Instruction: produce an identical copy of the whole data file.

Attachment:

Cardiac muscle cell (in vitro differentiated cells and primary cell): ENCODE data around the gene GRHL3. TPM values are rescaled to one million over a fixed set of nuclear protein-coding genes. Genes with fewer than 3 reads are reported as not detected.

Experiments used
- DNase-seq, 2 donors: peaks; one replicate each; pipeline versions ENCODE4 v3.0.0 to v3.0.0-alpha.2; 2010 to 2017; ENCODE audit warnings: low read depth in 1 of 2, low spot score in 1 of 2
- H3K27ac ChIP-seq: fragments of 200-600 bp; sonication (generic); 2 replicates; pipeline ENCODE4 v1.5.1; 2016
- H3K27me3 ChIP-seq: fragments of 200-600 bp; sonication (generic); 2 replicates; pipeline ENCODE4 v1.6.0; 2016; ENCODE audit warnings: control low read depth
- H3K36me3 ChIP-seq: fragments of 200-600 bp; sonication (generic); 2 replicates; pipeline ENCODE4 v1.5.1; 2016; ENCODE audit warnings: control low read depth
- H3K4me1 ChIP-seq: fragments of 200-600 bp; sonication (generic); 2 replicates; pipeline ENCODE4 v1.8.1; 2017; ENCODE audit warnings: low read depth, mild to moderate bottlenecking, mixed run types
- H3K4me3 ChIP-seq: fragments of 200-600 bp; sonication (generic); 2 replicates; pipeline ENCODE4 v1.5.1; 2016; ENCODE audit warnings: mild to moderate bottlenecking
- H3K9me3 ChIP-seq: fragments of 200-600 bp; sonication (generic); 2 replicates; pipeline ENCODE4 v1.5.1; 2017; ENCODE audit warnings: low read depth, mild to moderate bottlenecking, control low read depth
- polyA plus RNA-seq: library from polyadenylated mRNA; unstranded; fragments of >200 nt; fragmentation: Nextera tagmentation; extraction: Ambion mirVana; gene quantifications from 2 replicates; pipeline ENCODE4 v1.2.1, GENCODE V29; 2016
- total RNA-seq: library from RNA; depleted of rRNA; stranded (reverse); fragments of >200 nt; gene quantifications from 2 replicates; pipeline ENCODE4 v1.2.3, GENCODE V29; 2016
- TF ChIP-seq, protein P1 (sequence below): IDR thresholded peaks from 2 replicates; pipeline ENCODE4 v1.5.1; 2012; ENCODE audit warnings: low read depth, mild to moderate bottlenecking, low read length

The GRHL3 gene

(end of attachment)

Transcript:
Cardiac muscle cell (in vitro differentiated cells and primary cell): ENCODE data around the gene GRHL3. TPM values are rescaled to one million over a fixed set of nuclear protein-coding genes. Genes with fewer than 3 reads are reported as not detected.

Experiments used
- DNase-seq, 2 donors: peaks; one replicate each; pipeline versions ENCODE4 v3.0.0 to v3.0.0-alpha.2; 2010 to 2017; ENCODE audit warnings: low read depth in 1 of 2, low spot score in 1 of 2
- H3K27ac ChIP-seq: fragments of 200-600 bp; sonication (generic); 2 replicates; pipeline ENCODE4 v1.5.1; 2016
- H3K27me3 ChIP-seq: fragments of 200-600 bp; sonication (generic); 2 replicates; pipeline ENCODE4 v1.6.0; 2016; ENCODE audit warnings: control low read depth
- H3K36me3 ChIP-seq: fragments of 200-600 bp; sonication (generic); 2 replicates; pipeline ENCODE4 v1.5.1; 2016; ENCODE audit warnings: control low read depth
- H3K4me1 ChIP-seq: fragments of 200-600 bp; sonication (generic); 2 replicates; pipeline ENCODE4 v1.8.1; 2017; ENCODE audit warnings: low read depth, mild to moderate bottlenecking, mixed run types
- H3K4me3 ChIP-seq: fragments of 200-600 bp; sonication (generic); 2 replicates; pipeline ENCODE4 v1.5.1; 2016; ENCODE audit warnings: mild to moderate bottlenecking
- H3K9me3 ChIP-seq: fragments of 200-600 bp; sonication (generic); 2 replicates; pipeline ENCODE4 v1.5.1; 2017; ENCODE audit warnings: low read depth, mild to moderate bottlenecking, control low read depth
- polyA plus RNA-seq: library from polyadenylated mRNA; unstranded; fragments of >200 nt; fragmentation: Nextera tagmentation; extraction: Ambion mirVana; gene quantifications from 2 replicates; pipeline ENCODE4 v1.2.1, GENCODE V29; 2016
- total RNA-seq: library from RNA; depleted of rRNA; stranded (reverse); fragments of >200 nt; gene quantifications from 2 replicates; pipeline ENCODE4 v1.2.3, GENCODE V29; 2016
- TF ChIP-seq, protein P1 (sequence below): IDR thresholded peaks from 2 replicates; pipeline ENCODE4 v1.5.1; 2012; ENCODE audit warnings: low read depth, mild to moderate bottlenecking, low read length

The GRHL3 gene